In November, Annucci sent a memo to the incarcerated population, first touting his work to put a human face on inmates before decrying serious assaults against staff and promising DOCCS would do everything in its power to keep everyone in the facilities safe.

"I have over 37 years of experience in this agency, and while there has always been the occasional very troubling incident, the trend I am seeing of late, in terms of the sheer savagery of the assault, the randomness of the assault and the lack of any precipitating event before the assault, is extremely disturbing," Annucci wrote. "This will not be tolerated."


NYSCOPBA supports legislation that would establish a temporary commission tasked with studying and making recommendations on violent incidents in the state's prisons. Jones has cosponsored the bill, which was reported to the Assembly Ways and Means Committee earlier this month.

In December, a Prison Violence Task Force comprised of representatives from the correctional facilities, unions and the DOCCS Central Office was created with the aim of evaluating and developing recommendations to enhance safety and security, DOCCS said.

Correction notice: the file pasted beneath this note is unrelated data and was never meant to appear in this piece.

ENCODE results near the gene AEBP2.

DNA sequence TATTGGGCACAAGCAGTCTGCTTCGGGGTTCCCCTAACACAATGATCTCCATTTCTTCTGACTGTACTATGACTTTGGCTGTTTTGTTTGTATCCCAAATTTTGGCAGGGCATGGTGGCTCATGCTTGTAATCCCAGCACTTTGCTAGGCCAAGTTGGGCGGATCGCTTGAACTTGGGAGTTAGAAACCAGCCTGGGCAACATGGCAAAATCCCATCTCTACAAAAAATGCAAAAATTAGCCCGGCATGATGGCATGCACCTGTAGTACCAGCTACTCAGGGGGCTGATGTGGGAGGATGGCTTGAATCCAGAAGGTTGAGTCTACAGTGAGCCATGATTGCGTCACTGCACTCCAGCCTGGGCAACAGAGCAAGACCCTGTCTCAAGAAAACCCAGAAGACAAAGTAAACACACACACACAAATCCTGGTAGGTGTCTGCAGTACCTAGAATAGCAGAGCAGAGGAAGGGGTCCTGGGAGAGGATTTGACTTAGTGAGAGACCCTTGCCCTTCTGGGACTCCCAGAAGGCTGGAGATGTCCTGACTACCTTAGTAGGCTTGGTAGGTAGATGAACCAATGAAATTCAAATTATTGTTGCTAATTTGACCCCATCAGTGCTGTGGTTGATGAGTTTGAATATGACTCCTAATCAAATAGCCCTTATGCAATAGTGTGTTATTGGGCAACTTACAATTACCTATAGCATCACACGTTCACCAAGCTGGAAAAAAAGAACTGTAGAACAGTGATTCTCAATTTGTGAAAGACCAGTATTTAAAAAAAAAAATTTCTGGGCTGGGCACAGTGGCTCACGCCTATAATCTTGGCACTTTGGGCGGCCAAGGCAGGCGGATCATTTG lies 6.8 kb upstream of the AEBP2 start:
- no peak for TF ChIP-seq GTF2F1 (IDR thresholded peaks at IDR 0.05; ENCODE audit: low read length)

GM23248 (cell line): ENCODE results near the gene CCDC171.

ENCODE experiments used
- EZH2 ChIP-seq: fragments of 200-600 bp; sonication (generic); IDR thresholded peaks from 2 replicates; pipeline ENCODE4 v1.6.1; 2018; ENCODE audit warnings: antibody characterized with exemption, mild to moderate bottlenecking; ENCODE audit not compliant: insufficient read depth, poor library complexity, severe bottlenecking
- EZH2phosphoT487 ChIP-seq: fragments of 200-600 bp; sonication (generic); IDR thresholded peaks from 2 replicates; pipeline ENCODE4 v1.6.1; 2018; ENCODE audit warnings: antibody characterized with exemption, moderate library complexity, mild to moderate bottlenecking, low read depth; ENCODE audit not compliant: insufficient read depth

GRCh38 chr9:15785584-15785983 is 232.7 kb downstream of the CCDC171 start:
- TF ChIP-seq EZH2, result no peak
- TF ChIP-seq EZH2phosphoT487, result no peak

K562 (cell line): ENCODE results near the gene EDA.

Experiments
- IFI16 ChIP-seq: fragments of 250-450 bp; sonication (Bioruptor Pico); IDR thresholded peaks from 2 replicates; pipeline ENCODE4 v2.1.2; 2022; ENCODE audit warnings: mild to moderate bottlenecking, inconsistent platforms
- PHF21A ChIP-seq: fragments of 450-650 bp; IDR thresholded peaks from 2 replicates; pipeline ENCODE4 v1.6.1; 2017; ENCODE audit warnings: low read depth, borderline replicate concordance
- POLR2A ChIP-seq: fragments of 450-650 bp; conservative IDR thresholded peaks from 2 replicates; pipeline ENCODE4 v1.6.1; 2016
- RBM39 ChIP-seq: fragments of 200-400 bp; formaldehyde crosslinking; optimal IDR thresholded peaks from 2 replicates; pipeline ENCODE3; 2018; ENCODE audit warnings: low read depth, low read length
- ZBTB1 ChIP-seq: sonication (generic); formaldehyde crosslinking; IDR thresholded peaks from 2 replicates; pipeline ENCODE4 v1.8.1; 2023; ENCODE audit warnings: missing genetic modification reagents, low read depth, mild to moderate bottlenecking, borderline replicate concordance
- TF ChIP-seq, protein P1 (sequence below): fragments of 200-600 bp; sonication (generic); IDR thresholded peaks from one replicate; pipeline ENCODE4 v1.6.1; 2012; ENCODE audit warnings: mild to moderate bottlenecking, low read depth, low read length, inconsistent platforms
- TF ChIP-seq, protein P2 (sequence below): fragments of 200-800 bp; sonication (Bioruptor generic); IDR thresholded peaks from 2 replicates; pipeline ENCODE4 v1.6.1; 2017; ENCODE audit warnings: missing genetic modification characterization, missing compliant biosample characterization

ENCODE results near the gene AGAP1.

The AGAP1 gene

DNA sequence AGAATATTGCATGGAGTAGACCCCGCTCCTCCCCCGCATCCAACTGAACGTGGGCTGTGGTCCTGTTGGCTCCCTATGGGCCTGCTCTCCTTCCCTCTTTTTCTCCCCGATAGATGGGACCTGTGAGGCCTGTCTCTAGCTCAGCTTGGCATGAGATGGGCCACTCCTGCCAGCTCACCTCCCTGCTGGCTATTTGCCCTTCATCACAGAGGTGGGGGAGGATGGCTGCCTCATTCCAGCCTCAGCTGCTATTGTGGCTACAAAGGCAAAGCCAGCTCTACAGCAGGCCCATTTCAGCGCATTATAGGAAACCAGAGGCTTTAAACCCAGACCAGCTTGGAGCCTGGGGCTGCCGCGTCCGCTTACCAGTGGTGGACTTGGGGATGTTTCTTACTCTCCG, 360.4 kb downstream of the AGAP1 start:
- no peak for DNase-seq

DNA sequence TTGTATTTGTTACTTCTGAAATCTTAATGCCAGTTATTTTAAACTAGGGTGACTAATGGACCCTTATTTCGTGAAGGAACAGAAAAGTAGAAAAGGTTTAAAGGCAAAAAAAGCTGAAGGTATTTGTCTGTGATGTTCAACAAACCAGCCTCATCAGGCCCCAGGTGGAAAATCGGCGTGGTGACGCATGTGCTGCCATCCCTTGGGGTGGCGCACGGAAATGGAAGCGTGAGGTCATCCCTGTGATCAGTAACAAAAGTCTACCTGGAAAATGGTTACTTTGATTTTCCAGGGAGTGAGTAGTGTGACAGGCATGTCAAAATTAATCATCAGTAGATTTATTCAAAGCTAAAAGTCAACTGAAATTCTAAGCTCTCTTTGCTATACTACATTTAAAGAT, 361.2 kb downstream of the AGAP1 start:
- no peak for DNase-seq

The first meeting took place Feb. 25, with the next scheduled for April 4.

"Following discussions during the first (task force) meeting, members are currently investigating recommendations, technology and equipment, and drafting policies for implementation," the agency said.

But according to NYSCOPBA, none of the security measures discussed "pertain to HALT or immediately improving conditions to quell the violence."

"NYSCOPBA will continue to work with DOCCS to generate ideas and programs that will help reduce violence in facilities, ultimately violence is an issue the department is tasked with solving," the union said.

A federal lawsuit filed by NYSCOPBA against New York State in May 2021 to overturn HALT, on the grounds the law violates union members' civil rights, is pending.

(c)2022 the Press-Republican (Plattsburgh, N.Y.)

McClatchy-Tribune News Service